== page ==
Below is another quiz to look at skills related to financial literacy, this one was developed by the FINRA Investor Foundation, as part of their Financial Capability Study. Recent reports note that 85% of Americans got at least on question wrong on this quiz. In this case, most questions are connected to mathematical thinking and understanding, although some are about specific products. What strikes me, in this quiz, as it did in the last one, is that the mathematical questions are really about basic numbers sense and understanding – do things getting bigger or smaller when certain relationships are in place. Often, in math classrooms, we are so focused on kids practicing skills that we leave out discussions about what’s happening and these discussions can be particularly rich when we ask kids to make predictions about what will happen and defend those predictions based on what they know about mathematics and relationships.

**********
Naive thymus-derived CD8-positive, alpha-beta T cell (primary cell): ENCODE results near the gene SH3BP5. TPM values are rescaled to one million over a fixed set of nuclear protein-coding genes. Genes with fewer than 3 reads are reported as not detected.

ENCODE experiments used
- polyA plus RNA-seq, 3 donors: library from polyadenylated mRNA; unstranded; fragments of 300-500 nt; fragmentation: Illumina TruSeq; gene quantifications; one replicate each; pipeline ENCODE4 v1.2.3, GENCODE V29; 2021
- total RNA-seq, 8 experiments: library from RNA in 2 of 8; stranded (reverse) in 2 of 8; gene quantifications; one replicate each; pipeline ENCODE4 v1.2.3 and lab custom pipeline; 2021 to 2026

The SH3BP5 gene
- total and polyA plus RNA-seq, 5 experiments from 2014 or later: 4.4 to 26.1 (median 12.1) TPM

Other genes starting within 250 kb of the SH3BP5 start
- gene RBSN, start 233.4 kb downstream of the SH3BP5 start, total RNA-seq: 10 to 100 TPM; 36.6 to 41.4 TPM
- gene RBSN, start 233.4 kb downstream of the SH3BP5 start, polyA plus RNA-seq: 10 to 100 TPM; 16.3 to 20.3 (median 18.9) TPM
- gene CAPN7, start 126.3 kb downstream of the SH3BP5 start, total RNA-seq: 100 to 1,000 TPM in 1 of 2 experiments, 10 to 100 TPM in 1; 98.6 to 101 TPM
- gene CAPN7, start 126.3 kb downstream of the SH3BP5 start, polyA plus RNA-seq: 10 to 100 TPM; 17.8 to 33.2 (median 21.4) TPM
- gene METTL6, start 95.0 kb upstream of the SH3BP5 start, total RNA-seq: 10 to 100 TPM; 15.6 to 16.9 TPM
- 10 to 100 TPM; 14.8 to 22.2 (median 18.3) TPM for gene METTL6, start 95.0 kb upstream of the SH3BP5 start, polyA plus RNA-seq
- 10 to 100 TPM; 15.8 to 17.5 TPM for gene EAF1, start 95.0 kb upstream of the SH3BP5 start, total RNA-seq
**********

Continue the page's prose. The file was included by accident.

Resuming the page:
For example, in the case of the first questions in this survey, what if instead of posing that questions as it is, you gave your students the following information:
Suppose you have $100 in a savings account earning 2 percent interest a year. What do you think would happen after 5 years?
There are lots of opportunities to take financial education content and work it into math classrooms in ways like this – getting kids talking about money (investments or debt) and the ways it might grow – linearly and exponentially – and what happens over time and how long those times frames might be. This can help to create awareness of the different types of financial products available and what those difference might really be about.